Making data erasure work
There is more to data erasure than this simple ‘identify, erase, verify, certify’ process, though. It takes effort, so you will need to build a business case for it. To do that: highlight an issue that could cause damage or waste resources; identify the potential cost (GDPR fines are very useful here); and identify the cost of fixing it. It will also be helpful to identify the benefits of data erasure: a smaller data attack surface, less data to manage and store, and a record of compliance with data privacy and protection mandates.
Someone must lead this process. Is the only consideration cost, or are there other issues such as sustainability and ethical data handling? Ultimately, it must be the organisation’s leaders who set the policy, sign off the controls that support the policy and monitor the effectiveness of the policy.
But they need the right information to do this. So, an organisation needs to decide what that information is and, importantly, who can present information to the board in a way they will engage with. Who is credible and has their ear? This person could be from anywhere in the organisation – eg, the risk function or finance – but they must understand the significance of the data under discussion.
While organisational leaders don’t necessarily need to understand the relevant technological issues, they will need to ensure the people responsible for defending data have access to the right information and guidance, including access to experts in the area.
In many organisations, the non-executive directors have an important role in ensuring the board takes accountability for the risk of data breaches around old and new data, and for data erasure policies.
While organisational leaders should have accountability for data erasure, a specialist such as a chief data officer will be responsible for designing the processes for data erasure. This can be difficult in large organisations where different business units may well share data and have different priorities around its usage and storage.
This can imply the need for some form of over-arching data owner who has responsibility for keeping or erasing corporate data, and who can act as an impartial umpire when different parts of the organisation clash over data erasure policies.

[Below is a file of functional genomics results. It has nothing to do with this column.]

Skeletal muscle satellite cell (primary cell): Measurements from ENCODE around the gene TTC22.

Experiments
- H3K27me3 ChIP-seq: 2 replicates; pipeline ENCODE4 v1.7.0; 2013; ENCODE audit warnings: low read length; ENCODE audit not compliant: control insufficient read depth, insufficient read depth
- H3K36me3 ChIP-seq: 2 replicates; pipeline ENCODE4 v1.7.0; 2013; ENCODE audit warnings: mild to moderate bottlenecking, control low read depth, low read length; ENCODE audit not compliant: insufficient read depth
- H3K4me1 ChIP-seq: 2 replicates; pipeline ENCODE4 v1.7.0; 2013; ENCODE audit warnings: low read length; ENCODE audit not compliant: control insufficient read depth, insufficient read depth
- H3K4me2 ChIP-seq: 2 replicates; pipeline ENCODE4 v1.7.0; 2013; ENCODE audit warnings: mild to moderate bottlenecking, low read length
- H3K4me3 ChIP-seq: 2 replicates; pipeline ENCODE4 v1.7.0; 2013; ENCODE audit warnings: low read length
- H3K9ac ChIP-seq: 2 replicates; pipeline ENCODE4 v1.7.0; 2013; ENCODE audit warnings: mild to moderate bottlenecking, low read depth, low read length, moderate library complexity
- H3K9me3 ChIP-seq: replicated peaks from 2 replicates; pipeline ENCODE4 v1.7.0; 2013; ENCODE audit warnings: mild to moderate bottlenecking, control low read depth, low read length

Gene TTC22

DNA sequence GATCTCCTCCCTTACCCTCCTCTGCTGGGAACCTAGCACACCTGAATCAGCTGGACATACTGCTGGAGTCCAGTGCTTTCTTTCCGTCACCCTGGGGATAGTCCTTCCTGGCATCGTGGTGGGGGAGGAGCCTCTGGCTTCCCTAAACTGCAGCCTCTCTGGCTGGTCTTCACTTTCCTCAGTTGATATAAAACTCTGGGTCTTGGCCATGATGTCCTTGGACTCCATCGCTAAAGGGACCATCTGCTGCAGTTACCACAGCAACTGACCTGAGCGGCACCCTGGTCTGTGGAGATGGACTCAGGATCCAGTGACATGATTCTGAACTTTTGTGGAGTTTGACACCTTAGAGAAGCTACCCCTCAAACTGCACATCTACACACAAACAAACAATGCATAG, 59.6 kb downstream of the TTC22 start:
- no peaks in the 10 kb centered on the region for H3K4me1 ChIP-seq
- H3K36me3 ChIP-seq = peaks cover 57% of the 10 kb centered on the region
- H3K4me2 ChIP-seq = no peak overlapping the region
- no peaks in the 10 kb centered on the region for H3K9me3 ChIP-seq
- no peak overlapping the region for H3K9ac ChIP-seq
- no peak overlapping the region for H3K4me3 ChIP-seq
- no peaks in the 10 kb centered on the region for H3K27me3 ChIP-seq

A robust and up-to-date policy – ‘As up to date as it can be,’ delegates emphasised, in light of rapidly changing technology – is an essential tool. Organisational leaders and senior management must sign off and believe in this policy. And they must believe in its importance.
When developing a data erasure policy, consider:
• What government and industry regulations and standards require
• How the policy will be audited to see how it is working and where any dangers are apparent
• Processes and ways of working that achieve the policy’s objectives of secure erasure
• The feedback loop for reporting back to those who have authority on how the policy is performing
Policy needs to be supported by processes designed to deliver on policy objectives. For example, some of Blancco’s customers verify their data erasure policies are working by sending redundant and malfunctioning drives to third-party data recovery organisations to prove that no data remains on them. This is a good practice and also may help make the business case to the organisation that data erasure is secure.
Appropriate processes for secure data erasure should be based on the policy and supporting controls. Processes need to include:
•Ways of working that reduce the risk of creating redundant data
• Ways of working that signal when data becomes obsolete or corrupted or when redundant versions are created
Evangelising and adopting these processes throughout an organisation involves multidimensional change management practices that include:
• The ability to access the policy
• The ability to understand the policy (training)